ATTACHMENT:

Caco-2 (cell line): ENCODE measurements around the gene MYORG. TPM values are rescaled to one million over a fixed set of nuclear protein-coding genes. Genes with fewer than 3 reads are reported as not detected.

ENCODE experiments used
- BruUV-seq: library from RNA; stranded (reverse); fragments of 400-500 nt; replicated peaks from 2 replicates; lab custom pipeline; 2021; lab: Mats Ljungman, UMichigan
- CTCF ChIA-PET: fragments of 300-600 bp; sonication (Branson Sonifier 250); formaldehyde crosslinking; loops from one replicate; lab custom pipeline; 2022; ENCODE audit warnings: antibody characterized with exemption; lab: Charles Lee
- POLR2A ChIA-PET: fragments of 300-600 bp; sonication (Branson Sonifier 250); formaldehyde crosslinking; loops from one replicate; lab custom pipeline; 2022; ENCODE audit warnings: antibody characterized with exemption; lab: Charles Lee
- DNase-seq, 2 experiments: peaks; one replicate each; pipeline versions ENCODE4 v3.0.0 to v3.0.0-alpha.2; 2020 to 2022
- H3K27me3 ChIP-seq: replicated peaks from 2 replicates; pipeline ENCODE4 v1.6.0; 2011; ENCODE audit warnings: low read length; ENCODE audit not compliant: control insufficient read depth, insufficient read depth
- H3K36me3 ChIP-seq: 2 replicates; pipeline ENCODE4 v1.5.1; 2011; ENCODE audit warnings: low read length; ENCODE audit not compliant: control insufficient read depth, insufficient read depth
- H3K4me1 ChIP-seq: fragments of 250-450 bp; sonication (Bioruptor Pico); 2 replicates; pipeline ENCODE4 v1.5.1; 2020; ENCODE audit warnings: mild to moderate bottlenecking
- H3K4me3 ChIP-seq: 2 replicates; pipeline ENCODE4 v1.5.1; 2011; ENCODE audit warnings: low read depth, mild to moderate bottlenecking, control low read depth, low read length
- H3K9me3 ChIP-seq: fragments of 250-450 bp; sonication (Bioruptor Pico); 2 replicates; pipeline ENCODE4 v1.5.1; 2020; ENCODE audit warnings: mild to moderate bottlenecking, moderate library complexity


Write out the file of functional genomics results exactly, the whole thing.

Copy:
Caco-2 (cell line): ENCODE measurements around the gene MYORG. TPM values are rescaled to one million over a fixed set of nuclear protein-coding genes. Genes with fewer than 3 reads are reported as not detected.

ENCODE experiments used
- BruUV-seq: library from RNA; stranded (reverse); fragments of 400-500 nt; replicated peaks from 2 replicates; lab custom pipeline; 2021; lab: Mats Ljungman, UMichigan
- CTCF ChIA-PET: fragments of 300-600 bp; sonication (Branson Sonifier 250); formaldehyde crosslinking; loops from one replicate; lab custom pipeline; 2022; ENCODE audit warnings: antibody characterized with exemption; lab: Charles Lee
- POLR2A ChIA-PET: fragments of 300-600 bp; sonication (Branson Sonifier 250); formaldehyde crosslinking; loops from one replicate; lab custom pipeline; 2022; ENCODE audit warnings: antibody characterized with exemption; lab: Charles Lee
- DNase-seq, 2 experiments: peaks; one replicate each; pipeline versions ENCODE4 v3.0.0 to v3.0.0-alpha.2; 2020 to 2022
- H3K27me3 ChIP-seq: replicated peaks from 2 replicates; pipeline ENCODE4 v1.6.0; 2011; ENCODE audit warnings: low read length; ENCODE audit not compliant: control insufficient read depth, insufficient read depth
- H3K36me3 ChIP-seq: 2 replicates; pipeline ENCODE4 v1.5.1; 2011; ENCODE audit warnings: low read length; ENCODE audit not compliant: control insufficient read depth, insufficient read depth
- H3K4me1 ChIP-seq: fragments of 250-450 bp; sonication (Bioruptor Pico); 2 replicates; pipeline ENCODE4 v1.5.1; 2020; ENCODE audit warnings: mild to moderate bottlenecking
- H3K4me3 ChIP-seq: 2 replicates; pipeline ENCODE4 v1.5.1; 2011; ENCODE audit warnings: low read depth, mild to moderate bottlenecking, control low read depth, low read length
- H3K9me3 ChIP-seq: fragments of 250-450 bp; sonication (Bioruptor Pico); 2 replicates; pipeline ENCODE4 v1.5.1; 2020; ENCODE audit warnings: mild to moderate bottlenecking, moderate library complexity